We six in the other room could hear Godfrey and my father groan and
sigh. We would step softly to the door and listen to them kissing her
that was dead,—them white, and she Indian like ourselves,—and us not
daring to go in for the fear of the eyes of our father. So the soreness
was in our hearts so cruel hard that we would not go in till the last,
for all their asking. My God, my God, Aleck McTavish, if you saw her!
she seemed smiling like at Godfrey, and she looked like him then, for
all she was brown as November oak-leaves, and he white that day as the
froth on the rapid.

“That put us farther from Godfrey than before. And farther yet we were
from him after, when he and my father would be walking up and down, up
and down, arm in arm, up and down the lawn in the evenings. They would
be talking about books, and the great McNeils in Scotland. The six of
us knew we were McNeils, for all we were Indians, and we would listen to
the talk of the great pride and the great deeds of the McNeils that was
our own kin. We would be drinking the whiskey if we had it, and saying:
’Godfrey to be the only McNeil! Godfrey to take all the pride of the
name of us!’ Oh, man, man! but we hated Godfrey sore.”

Big Angus paused long, and I seemed to see clearly the two fair-haired,
tall men walking arm in arm on the lawn in the twilight, as if
unconscious or careless of being watched and overheard by six
sore-hearted kinsmen.

“You’ll mind when my father was thrown from his horse and carried into
this room, Aleck McTavish? Ay, well you do. But you nor no other
living man but me knows what came about the night that he died.

“Godfrey was alone with him. The six of us were in yon room. Drink we
had, but cautious we were with it, for there was a deed to be done that
would need all our senses. We sat in a row on the floor—we were
Indians—it was our wigwam—we sat on the floor to be against the ways of
them two. Godfrey was in here across the hall from us; alone he was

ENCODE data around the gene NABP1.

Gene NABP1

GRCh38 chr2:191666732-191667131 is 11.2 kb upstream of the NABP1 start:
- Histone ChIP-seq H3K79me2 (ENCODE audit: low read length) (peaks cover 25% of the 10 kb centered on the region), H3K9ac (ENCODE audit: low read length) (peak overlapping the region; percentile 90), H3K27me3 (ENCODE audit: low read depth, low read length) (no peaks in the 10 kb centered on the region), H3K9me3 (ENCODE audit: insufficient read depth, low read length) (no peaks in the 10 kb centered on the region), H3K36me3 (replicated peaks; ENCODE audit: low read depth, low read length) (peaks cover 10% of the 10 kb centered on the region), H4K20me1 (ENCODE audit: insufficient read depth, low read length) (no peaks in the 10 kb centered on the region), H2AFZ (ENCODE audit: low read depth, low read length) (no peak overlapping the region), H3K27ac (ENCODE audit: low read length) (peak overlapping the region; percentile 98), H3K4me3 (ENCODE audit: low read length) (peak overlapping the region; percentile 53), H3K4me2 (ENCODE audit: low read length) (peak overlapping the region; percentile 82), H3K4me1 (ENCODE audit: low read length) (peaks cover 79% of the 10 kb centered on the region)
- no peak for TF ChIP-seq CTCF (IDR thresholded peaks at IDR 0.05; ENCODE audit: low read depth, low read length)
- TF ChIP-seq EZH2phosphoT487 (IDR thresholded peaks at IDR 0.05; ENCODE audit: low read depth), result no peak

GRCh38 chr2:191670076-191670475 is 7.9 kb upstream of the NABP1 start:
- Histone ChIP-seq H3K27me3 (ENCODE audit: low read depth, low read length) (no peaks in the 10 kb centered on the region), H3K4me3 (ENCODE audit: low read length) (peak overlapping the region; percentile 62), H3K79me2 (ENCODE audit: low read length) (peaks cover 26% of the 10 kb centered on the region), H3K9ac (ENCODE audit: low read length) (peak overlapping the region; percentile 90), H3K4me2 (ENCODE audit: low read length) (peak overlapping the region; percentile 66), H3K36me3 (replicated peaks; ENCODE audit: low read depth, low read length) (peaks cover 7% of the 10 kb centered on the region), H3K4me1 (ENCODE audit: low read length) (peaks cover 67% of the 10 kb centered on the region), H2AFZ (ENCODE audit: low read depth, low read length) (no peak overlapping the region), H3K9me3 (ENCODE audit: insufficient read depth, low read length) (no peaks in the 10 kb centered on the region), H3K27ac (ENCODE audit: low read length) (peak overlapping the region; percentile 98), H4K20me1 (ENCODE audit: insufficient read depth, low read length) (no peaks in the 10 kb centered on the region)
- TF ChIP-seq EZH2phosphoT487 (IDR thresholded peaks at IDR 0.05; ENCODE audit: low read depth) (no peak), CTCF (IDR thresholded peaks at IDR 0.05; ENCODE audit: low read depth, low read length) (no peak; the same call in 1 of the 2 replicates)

with our white father. He would be chief over us by the will, no
doubt,—and if Godfrey lived through that night it would be strange.

“We were cautious with the whiskey, I told you before. Not a sound
could we hear of Godfrey or of my father. Only the rapid, calling and
calling,—I mind it well that night. Ay, and well I mind the striking of
the great clock,—tick, tick, tick, tick, tick,—I listened and I dreamed
on it till I doubted but it was the beating of my father’s heart.

“Ten o’clock was gone by, and eleven was near. How many of us sat
sleeping I know not; but I woke up with a start, and there was Great
Godfrey, with a candle in his hand, looking down strange at us, and us
looking up strange at him.

“’He is dead,’ Godfrey said.

“We said nothing.

“’Father died two hours ago,’ Godfrey said.

“We said nothing.

“’Our father is white,—he is very white,’ Godfrey said, and he trembled.
’Our mother was brown when she was dead.’

“Godfrey’s voice was wild.

“’Come, brothers, and see how white is our father,’ Godfrey said.

“No one of us moved.

“’Won’t you come? In God’s name, come,’ said Godfrey. ’Oich—but it is
very strange! I have looked in his face so long that now I do not know
him for my father. He is like no kin to me, lying there. I am alone,
alone.’

“Godfrey wailed in a manner. It made me ashamed to hear his voice like
that—him that looked like my father that was always silent as a
sword—him that was the true McNeil.

“’You look at me, and your eyes are the eyes of my mother,’ says
Godfrey, staring wilder. ’What are you doing here, all so still?
Drinking the whiskey? I am the same as you. I am your brother. I will
sit with you, and if you drink the whiskey, I will drink the whiskey,
too.’

“Aleck McTavish! with that he sat down on the floor in the dirt and
litter beside Donald, that was oldest of us all.

“’Give me the bottle,’ he said. ’I am as much Indian as you, brothers.
What you do I will do, as I did when I was little, long ago.’

“To see him sit down in his best,—all his learning and his grand manners
as if forgotten,—man, it was like as if our father himself was turned
Indian, and was low in the dirt!

“What was in the heart of Donald I don’t know, but he lifted the bottle
and smashed it down on the floor.

“’God in heaven! what’s to become of the McNeils! You that was the
credit of the family, Godfrey!’ says Donald with a groan.

“At that Great Godfrey jumped to his feet like he was come awake.

“’You’re fitter to be the head of the McNeils than I am, Donald,’ says
he; and with that the tears broke out of his eyes, and he cast himself
into Donald’s arms. Well, with that we all began to cry as if our
hearts would break. I threw myself down on the floor at Godfrey’s feet,
and put my arms round his knees the same as I’d lift him up when he was
little. There I cried, and we all cried around him, and after a bit I
said:—

“’Brothers, this was what was in the mind of Godfrey. He was all alone